Yeti” is an awesome track by “(Diff)icolt” featuring Danny Grams” and that has a very raw and real sound to it throughout the recording. The backing track has a pretty effective sound pattern, an appealing roll of the kick drum, and a beautiful yet simple bit of rap running consistently throughout the music. Over the top of this is a very personal and emotional rap-style performance. It’s reflective rap, essentially, but presented very calmly – it could, in theory, be a very strong performance; with just as much feeling. There’s a lot of creativity present, without the need for masses of effects and additional sounds – and that’s a wonderful thing.

The featured vocal on the chorus has an impressive strength and style to it that is perfectly in keeping with the sort of mood and melody expressed throughout. You get that hook in your mind straight away, it stays with you, the strong yet bouncy vibe of the music behind the vocals helps hold it there, and overall there is a cool and relaxed ambiance to the whole thing. It works really well as a single. Simple and effective, with an optimistic and generally positive vibe – always something we need more of in the world.

The type of rap that (Diff)icolt and Danny Grams offers up has a lot to it that is fairly fresh sounding. He’s not simply mimicking other artists and is not particularly reminiscent of anyone else at all – which is great; that voice is his, everything from the tone, the mellow yet deep performance style, and even the slight hint of an accent, you know who you’re listening to. The flow of the rap performance is really easy to listen to, it adds to the summertime vibe created by the music and the melody, and so the whole thing is very complete sounding – every element is united, working in the same direction, setting the same scene.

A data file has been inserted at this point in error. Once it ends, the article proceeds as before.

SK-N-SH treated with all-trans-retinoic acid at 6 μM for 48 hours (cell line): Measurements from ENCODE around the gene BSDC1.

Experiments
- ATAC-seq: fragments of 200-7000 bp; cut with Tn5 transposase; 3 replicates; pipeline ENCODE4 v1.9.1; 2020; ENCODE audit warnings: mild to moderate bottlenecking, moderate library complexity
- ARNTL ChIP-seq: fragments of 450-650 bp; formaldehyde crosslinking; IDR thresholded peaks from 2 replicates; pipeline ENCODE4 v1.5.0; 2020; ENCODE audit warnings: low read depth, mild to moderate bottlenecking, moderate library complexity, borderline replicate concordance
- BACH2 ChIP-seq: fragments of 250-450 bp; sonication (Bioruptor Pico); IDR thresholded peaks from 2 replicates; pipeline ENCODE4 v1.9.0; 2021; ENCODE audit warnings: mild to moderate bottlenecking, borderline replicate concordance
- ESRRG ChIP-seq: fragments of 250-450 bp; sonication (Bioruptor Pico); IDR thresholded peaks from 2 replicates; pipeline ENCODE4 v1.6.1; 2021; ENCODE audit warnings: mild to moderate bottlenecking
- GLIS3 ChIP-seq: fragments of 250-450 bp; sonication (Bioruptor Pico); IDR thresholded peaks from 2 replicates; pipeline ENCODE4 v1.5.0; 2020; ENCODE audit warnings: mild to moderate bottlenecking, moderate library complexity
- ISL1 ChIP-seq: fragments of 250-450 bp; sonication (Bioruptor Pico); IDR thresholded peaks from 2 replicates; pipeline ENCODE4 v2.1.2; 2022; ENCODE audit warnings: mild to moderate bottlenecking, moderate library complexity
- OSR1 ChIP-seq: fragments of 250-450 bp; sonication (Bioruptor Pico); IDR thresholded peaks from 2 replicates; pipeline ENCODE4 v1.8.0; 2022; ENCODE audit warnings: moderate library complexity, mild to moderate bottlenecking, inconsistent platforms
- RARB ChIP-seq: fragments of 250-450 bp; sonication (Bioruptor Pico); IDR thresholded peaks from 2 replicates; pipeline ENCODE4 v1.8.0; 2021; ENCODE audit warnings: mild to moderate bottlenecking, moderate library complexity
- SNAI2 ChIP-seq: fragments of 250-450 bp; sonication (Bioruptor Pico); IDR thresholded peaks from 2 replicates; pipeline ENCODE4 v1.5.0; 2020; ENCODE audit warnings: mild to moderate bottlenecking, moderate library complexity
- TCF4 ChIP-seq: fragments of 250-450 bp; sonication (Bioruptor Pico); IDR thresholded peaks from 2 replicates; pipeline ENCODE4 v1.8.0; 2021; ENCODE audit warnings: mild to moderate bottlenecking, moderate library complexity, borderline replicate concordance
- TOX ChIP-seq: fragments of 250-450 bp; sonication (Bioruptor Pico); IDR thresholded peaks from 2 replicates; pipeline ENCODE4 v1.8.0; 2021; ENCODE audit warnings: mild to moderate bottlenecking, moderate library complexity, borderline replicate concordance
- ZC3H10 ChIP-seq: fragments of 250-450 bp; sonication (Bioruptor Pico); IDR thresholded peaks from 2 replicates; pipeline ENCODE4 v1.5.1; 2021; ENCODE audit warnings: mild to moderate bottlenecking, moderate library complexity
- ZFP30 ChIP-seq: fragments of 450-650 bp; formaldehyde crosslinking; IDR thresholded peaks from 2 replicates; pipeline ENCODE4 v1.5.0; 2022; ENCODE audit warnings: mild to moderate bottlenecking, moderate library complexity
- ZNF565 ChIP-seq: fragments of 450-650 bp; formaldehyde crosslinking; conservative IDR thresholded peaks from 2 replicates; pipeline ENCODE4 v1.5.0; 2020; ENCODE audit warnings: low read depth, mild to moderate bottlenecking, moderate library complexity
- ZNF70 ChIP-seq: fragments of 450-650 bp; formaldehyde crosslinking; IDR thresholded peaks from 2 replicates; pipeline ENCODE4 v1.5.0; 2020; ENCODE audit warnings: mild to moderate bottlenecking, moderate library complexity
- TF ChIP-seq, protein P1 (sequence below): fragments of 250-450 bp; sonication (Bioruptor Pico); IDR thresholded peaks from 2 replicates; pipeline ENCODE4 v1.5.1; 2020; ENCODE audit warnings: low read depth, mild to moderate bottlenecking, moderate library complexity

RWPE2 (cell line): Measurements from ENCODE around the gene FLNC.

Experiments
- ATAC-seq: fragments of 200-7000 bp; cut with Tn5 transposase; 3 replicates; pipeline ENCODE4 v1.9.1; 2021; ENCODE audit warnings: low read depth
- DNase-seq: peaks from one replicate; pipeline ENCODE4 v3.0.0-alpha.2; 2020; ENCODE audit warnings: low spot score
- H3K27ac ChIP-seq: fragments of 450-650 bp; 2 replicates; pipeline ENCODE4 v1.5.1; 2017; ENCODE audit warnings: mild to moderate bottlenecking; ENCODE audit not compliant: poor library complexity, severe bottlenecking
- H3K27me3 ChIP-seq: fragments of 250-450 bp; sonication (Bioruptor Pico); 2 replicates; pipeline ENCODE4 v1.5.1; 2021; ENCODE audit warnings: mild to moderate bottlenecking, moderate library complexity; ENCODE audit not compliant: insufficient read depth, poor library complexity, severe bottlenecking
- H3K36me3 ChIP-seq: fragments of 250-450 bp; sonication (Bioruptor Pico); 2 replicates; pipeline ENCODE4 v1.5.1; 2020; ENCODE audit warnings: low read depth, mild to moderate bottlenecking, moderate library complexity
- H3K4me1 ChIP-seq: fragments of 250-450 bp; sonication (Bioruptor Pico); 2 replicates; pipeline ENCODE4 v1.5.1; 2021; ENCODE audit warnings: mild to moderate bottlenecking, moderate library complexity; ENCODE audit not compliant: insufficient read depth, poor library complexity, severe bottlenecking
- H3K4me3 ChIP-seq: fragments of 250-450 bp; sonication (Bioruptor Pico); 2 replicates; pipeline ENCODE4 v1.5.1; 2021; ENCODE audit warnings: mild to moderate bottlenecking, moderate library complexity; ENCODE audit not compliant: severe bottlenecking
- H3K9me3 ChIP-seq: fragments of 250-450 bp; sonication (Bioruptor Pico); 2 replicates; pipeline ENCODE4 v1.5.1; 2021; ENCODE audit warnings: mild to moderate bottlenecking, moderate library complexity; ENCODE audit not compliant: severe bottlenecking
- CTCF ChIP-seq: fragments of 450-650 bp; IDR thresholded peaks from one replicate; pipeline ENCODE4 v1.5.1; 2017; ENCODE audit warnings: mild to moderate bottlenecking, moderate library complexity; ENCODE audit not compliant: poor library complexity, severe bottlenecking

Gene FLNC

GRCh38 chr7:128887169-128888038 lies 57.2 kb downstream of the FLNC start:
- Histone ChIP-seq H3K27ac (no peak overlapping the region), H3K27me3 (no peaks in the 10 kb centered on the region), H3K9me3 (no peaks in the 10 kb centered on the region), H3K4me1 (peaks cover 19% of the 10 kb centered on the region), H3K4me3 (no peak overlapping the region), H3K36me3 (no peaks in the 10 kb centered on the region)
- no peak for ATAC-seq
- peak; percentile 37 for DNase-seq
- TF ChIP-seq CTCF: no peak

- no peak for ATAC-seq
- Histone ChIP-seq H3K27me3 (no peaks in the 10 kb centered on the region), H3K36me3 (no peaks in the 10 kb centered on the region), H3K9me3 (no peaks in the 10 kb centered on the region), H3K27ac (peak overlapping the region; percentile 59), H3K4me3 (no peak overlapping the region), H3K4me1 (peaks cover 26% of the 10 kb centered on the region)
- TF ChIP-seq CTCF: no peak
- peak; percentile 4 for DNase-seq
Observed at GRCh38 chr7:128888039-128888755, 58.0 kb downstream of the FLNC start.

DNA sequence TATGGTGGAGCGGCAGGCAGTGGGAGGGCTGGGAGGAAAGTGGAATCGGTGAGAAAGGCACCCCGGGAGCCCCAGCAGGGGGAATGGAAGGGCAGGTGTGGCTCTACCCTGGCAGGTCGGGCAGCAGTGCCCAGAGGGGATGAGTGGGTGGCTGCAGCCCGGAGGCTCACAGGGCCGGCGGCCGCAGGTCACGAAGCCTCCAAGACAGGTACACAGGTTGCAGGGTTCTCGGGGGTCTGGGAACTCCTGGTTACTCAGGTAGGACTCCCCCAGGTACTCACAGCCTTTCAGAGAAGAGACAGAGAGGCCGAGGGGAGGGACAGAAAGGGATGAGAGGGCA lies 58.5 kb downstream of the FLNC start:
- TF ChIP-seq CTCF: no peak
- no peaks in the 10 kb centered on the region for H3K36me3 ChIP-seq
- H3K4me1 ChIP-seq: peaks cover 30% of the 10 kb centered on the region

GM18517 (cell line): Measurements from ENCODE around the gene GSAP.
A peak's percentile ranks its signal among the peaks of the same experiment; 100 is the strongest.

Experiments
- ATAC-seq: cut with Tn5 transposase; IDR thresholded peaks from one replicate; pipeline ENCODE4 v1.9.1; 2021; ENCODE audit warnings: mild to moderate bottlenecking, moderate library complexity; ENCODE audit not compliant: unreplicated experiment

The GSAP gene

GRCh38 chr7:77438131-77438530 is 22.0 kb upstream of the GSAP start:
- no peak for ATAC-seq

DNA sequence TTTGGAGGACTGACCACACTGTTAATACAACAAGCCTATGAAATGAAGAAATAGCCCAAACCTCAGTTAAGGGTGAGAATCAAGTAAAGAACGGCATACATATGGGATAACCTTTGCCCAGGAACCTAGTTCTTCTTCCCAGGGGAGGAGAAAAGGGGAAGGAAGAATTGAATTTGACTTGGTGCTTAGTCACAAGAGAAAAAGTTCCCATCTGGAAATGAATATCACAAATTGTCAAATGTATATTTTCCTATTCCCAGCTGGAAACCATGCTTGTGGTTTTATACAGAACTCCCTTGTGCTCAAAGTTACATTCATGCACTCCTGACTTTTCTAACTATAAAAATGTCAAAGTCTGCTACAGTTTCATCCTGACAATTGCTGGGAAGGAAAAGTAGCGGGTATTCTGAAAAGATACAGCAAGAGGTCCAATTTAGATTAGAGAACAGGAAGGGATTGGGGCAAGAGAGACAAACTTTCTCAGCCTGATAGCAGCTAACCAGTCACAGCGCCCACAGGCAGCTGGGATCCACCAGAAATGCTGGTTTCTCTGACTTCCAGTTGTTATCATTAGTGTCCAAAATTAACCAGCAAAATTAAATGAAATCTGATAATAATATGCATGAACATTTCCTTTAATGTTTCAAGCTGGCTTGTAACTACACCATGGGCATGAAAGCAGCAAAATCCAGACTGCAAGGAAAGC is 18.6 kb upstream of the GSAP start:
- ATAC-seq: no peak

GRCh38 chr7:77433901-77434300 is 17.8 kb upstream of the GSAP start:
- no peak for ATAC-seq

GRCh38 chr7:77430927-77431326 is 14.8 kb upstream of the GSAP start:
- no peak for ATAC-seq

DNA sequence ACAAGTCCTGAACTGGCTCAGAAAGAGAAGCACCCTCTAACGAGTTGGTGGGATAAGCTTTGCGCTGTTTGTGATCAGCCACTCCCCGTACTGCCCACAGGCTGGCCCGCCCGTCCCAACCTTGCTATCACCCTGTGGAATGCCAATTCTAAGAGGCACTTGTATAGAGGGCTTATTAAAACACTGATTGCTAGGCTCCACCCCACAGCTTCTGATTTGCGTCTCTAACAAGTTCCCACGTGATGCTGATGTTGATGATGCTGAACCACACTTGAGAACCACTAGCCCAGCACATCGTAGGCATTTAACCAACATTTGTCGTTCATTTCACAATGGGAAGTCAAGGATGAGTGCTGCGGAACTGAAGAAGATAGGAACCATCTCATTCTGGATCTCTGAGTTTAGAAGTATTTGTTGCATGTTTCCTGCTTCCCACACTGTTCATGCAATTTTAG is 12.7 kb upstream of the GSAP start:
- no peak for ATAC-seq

It’s noticeable that there’s no break in the track at any point, no hook, no significant instrumental moment – the vocal just moves out and around, again and again, giving the feeling of it being almost like a dramatic monologue. It’s unique, definitely, and there is always room to experiment and play around with the musical possibilities in the future.

On top of it all, the rap vocal has this thoroughly chilled out sound to it, a mood which passes on to you as you listen; it’s effective, it’s music doing what it should, flowing freely to make you feel good when you listen. Rather than shouting or screaming to get your attention, this leading vocal speaks with a calm sort of confidence – a certainty that is easy to listen to and take on-board. It makes it all very believable, and therefore pretty easy to trust and relax to.

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